GUILTY VERDICT

BUCKHANNON – The jury found Jessie Lee Heater guilty on all counts in the third and final day of a murder-for-hire trial in Upshur County Circuit Court Wednesday.

The jury deliberated for just under three hours before finding Heater, 31, of Buckhannon, guilty of first degree murder, conspiracy to commit murder, concealment of a deceased human body and conspiracy to conceal a deceased human body. The jury did not recommend mercy in Heater’s sentencing, which is set for Aug. 14.

Police said Heater was paid $5,000 to murder 29-year-old Joshua Oberg on Jan. 23, 2012, by Rodolpho “Chino” Villagomez Correa, 33, whose wife was having an affair with Oberg. Correa is charged with one felony count of first degree murder, and one felony count of conspiracy to commit first-degree murder in connection with the death of Oberg. Correa’s trial is scheduled in July.

Heater remained silent in court throughout the week’s proceedings until after the verdict was read Wednesday, when he asked Circuit Judge Kurt Hall if he could speak.

“May I address the court, your honor?” Heater said. “I’d just like to speak up.”

“Well, that’s up to you,” Hall said, but then added, “Well, I’m not going to permit you to address the court. You will have the opportunity to at the sentencing hearing.”

Prosecuting Attorney Jake Reger rested his case Wednesday morning after calling witnesses for the first two days of the trial. Defense attorney Tom Dyer then rested his case without calling any witnesses.

“The defense does not desire to present any evidence,” said Dyer, who declined to make opening statements during the first day of the trial.

Dyer then immediately made a motion asking for a Rule 29 judgment of acquittal based on the evidence presented by the state.

He said the prosecution was relying on one key witness in their case against Heater: the testimony of Robert Eugene Siron III, 31, of Weston, who pleaded guilty in December 2013 to one felony count of manslaughter and one count of conspiracy to conceal a deceased human body.

Dyer said the state presented no DNA, ballistic or fingerprint evidence. He said the physical evidence presented, which included a gun, two lighters, a pocket knife and several concrete blocks, were only evidence based upon the testimony of Siron, who testified as part of his plea agreement to a lesser charge. Siron was originally charged with a felony count of first degree murder.

“It would be the contention of the defendant that (Siron’s) story is so fantastical and is so fraught with provable deceit… that it should not be accepted as sufficient evidence of guilt,” Dyer said.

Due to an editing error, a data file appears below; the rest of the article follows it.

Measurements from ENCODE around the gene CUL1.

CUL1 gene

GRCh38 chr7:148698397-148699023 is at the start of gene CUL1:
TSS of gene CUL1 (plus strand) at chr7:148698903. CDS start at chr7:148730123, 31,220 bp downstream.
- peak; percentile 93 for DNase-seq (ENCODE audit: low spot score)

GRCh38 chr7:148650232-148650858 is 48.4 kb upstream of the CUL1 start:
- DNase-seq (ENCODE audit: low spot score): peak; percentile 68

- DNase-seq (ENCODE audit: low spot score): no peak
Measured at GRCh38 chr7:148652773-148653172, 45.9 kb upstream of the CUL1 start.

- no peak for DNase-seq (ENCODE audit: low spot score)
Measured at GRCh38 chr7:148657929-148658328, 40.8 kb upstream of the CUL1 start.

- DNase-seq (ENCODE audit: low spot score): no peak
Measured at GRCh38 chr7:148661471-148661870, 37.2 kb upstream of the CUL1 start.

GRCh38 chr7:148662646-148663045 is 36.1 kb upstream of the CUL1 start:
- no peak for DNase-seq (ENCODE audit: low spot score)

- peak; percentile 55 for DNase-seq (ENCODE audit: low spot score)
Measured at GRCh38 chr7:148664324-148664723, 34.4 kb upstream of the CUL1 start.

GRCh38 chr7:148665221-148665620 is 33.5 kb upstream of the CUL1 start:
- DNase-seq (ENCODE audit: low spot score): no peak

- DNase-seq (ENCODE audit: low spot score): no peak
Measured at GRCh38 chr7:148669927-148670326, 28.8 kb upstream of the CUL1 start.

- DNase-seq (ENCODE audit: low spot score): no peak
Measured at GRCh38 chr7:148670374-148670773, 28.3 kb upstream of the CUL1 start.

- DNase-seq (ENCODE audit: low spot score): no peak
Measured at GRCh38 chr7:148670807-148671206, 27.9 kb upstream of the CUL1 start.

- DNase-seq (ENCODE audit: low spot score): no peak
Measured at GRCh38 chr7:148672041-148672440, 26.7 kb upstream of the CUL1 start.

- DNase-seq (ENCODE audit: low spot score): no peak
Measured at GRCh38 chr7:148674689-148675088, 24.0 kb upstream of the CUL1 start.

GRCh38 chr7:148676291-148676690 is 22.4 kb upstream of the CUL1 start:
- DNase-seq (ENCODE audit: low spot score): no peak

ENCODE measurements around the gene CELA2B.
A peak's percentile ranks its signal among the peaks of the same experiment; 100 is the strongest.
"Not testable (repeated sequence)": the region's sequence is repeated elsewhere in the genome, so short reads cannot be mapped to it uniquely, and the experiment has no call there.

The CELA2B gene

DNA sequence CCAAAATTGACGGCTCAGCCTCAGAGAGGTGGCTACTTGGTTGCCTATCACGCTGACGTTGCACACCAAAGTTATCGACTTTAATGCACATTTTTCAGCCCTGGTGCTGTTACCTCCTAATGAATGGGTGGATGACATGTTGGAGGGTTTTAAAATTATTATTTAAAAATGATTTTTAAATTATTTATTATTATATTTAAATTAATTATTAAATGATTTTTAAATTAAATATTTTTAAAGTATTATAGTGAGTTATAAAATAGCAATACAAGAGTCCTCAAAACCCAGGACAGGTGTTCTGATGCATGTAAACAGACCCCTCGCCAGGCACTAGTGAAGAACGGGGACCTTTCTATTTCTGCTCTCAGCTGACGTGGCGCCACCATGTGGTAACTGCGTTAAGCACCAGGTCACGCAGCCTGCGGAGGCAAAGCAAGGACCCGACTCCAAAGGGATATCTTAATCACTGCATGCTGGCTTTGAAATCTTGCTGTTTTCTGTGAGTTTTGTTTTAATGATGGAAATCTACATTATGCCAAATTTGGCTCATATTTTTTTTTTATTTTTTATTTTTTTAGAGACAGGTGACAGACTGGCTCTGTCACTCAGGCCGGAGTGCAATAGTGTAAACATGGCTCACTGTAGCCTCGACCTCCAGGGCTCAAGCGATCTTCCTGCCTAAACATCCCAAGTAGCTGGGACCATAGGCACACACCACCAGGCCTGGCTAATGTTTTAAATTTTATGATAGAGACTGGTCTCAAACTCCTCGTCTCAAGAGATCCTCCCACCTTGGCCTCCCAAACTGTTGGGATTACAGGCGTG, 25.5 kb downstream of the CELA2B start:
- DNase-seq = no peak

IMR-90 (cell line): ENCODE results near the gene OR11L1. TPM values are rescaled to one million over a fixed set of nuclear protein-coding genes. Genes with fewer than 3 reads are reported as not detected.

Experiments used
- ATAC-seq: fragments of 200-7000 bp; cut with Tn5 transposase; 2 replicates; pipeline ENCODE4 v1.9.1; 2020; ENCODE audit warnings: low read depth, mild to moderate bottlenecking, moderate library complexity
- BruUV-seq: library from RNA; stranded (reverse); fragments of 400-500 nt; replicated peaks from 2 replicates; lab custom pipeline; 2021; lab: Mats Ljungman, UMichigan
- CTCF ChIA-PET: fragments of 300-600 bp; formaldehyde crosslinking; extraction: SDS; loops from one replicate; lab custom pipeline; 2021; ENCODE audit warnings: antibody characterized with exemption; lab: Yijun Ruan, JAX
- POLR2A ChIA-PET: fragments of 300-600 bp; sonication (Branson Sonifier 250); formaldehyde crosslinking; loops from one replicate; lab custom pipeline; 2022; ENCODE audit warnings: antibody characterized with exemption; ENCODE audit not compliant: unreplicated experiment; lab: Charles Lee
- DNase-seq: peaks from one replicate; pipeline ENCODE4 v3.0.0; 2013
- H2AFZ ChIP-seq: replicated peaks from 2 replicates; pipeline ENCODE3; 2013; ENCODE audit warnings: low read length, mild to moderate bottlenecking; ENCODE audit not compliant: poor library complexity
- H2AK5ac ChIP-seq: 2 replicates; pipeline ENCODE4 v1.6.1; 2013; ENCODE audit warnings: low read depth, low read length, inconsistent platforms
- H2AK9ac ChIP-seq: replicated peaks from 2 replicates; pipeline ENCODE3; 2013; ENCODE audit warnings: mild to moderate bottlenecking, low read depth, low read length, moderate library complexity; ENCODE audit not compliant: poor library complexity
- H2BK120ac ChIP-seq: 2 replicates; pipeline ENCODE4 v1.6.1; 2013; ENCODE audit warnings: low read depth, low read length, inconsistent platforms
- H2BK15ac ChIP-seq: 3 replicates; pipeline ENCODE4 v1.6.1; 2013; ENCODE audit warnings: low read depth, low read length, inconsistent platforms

Circuit Judge Kurt Hall denied Dyer’s motion.

“Mr. Dyer, I think everything you pointed out deals with the credibility of the witness,” Hall said. “That’s for the jury to decide how much weight to give the evidence. I think a rational and reasonable jury could find the defendant guilty or not guilty.”

In his closing argument, Reger asked the jury to find Heater guilty and to not recommend mercy in his sentencing.

“We’re asking that you not recommend mercy for Jessie Heater,” Reger said. “Jessie Heater didn’t show Josh Oberg any mercy. He left his remains in a shallow grave up at Bull Run (Road). It was discovered six months later. The body was badly decomposed. All that was left of him were remains.

“It’s had an effect on the family. Jessie Heater has shown no remorse to Joshua Oberg, and I’m asking you not to show remorse towards Jessie Heater.”

In his closing argument, Dyer challenged the jurors to question whether or not Reger presented enough evidence “beyond a reasonable doubt” that Heater committed the crimes.

“Keep this in mind, you need to rely on your own recollection of what the evidence is,” Dyer said. “I don’t recall any proof whatsoever that ties this gun to the murder. How does this gun get into this case?”

After the verdict was read and Heater was taken from the courtroom in handcuffs, Dyer said he planned to appeal the jury’s decision.

“When you lose in the worst fashion imaginable, an appeal is inevitable,” Dyer said. “It’s got to happen, unfortunately.”

Reger said the guilty verdict would likely result in a lifetime sentence for Heater.

“We’re glad we are able to get some justice for our community,” Reger said, thanking all the law enforcement officers involved for their work on the case.